This laser-armed Stryker vehicle can shoot down drones and mortar rounds
The purpose of the high-energy laser is to provide a defensive weapon
BY KELSEY D. ATHERTON |
In the sun-scorched desert of White Sands Missile Range, a Raytheon-built laser weapon mounted on an armoured vehicle shot down multiple mortar rounds over four weeks of testing, the company announced May 16. The testing, part of an Army program to develop new kinds of defences against flying projectiles and other threats, also involved the laser defeating a range of drones. The demonstration is part of a growing effort to ensure that on future battlefields, troops can be protected from the range of attacks they are likely to face.
Raytheon describes its directed energy weapon as a 50 kilowatt-class high-energy laser. The company worked with defence contractor KBR’s subsidiary Kord to integrate that laser on a Stryker combat vehicle. Strykers are eight-wheeled armoured transports, operated by a crew of two and with room for 9 troops to ride inside. The body of the vehicle is flexible enough that the US Army has adapted it for a variety of roles, including as the base platform for an array of already existing anti-air weapons.
This role is called “Manoeuvre-Short Range Air Defence,” or M-SHORAD, and it is currently performed by Strykers featuring a turret that can launch Stinger anti-air missiles and Hellfire missiles, both of which can be used against tanks and aircraft as well. This is in addition to a 30-mm cannon and a regular machine gun, as well as sensors that help it find targets.
Those weapons are all useful against many known threats, like attack helicopters and low-flying jets, but the Army itself acknowledged this as a stop-gap to a more long-term solution, dubbing the Stinger-armed Strykers as “IM-SHORAD,” with the I for “Interim.”
What the Army is aiming to field, and what the Raytheon demonstration showcased, is a durable anti-air vehicle that can stop not just drone attacks, but can also hit mortar rounds, like in the White Sands demonstration, and also stop rockets and artillery fired against US forces.
The military has long been interested in finding tools and weapons that can protect forces as they move from attacks in the low altitudes where drones fly and mortar rounds arc over hills towards their targets. This is a hard problem: stopping rockets, artillery, or mortar attacks from hitting troops, vehicles, or bases requires a system that can detect the incoming attack, plot the trajectory of the projectile, and then use a weapon to try and destroy as many of those projectiles as it can in time.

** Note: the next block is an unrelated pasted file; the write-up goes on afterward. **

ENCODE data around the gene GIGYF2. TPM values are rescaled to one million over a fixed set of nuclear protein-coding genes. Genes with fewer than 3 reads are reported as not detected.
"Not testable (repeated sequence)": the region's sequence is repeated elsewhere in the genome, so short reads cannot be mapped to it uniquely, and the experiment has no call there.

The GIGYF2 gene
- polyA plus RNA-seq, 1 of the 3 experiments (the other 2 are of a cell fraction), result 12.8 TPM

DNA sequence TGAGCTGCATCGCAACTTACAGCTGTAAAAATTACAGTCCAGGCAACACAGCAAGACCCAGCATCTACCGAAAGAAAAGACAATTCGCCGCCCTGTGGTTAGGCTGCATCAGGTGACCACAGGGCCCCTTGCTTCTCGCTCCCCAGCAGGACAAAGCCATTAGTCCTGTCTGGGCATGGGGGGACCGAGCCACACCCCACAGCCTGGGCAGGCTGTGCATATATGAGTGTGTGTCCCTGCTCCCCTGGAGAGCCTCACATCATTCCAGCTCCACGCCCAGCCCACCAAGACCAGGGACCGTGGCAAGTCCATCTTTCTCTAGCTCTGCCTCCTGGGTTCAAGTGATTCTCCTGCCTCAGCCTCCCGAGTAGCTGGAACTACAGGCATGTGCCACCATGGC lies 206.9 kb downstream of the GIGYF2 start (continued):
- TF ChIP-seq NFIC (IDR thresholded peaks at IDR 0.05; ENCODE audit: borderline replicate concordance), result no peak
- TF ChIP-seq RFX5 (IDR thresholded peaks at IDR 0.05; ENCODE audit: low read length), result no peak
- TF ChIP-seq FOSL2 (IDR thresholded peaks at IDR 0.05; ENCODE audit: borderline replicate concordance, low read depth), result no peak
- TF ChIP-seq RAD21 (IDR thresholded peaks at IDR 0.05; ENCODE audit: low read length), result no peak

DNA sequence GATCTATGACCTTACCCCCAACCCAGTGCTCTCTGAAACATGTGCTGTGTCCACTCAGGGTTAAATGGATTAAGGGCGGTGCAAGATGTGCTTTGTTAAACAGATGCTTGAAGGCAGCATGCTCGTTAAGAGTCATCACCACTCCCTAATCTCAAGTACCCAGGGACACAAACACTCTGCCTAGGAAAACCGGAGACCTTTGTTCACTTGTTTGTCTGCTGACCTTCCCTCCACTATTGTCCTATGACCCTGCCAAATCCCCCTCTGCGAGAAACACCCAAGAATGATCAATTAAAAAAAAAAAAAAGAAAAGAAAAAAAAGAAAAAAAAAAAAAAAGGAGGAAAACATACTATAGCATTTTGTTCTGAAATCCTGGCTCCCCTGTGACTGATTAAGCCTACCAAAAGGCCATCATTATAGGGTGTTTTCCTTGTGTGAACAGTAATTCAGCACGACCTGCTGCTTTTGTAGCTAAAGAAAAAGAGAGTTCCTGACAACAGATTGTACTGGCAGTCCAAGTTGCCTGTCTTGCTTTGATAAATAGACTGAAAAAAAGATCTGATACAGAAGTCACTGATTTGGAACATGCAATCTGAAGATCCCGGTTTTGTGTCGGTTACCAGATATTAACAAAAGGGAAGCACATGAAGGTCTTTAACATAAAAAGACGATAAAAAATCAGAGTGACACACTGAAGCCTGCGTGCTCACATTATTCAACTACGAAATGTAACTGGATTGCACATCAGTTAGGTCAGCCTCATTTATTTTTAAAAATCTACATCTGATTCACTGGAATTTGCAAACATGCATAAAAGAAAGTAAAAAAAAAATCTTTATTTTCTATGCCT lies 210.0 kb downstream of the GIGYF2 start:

For ships and bases on land, counter-rocket, artillery, and mortar defence already exist in the Phalanx close-in weapon system used on ships, or the C-RAM variant used on land. (C-RAM is “Counter-Rocket Artillery Mortar.) These systems pair sensors with bullets to shoot down incoming projectiles, an effective method but one where the cost of fired bullets can add up over time.
Laser weapons are designed to offer interception at rates much cheaper than missiles, and even cheaper than bullets. “With an effectively infinite magazine and near-zero cost per shot, [High Energy Laser] is now the proven answer to asymmetric threats like drones and mortars,” Byron Bright, president of KBR Government Solutions said in a release.
A laser system takes a lot of work to develop, from ensuring the beam is powerful enough to burn through what it’s targeting quickly, to pairing it with sensors that can find but also track targets until they are rendered inert or harmless. Once set up, however, laser systems promise lower costs per firing, with electrical power fueling the shots instead of the material of bullets or the sensors and material of missiles.
Many previous military laser weapons have been mounted on ships, where they can draw electrical power from the massive generators on board. Strykers are a much more confined space than a seagoing vessel like the USS Ponce, and getting it to reliably produce a beam of 50 kilowatt hours takes a tremendous amount of power storage and the ability to discharge rapidly.
In 2013, Boeing demonstrated a 10 kWh high energy laser system, mounted in a truck the size of a shipping crate. Fitting more power into a smaller, constrained shell is essential for creating a more useful laser. The greater the power of the beam, the faster it can burn through a given drone, or mortar round, or another object. But it also increased the importance of such a defensive system working. Putting that much electrical power into a vehicle requires batteries and possibly capacitors, which can explode in catastrophic ways, especially if under fire in combat.
Still, in the absence of a reliable way to shoot down small armed drones or prevent artillery from hitting an armoured column on the move, a laser-armed Stryer could prove useful all the same. In the same announcement as the successful demonstration, Raytheon said it is preparing to deliver four laser armed Strykers to Army units later this year.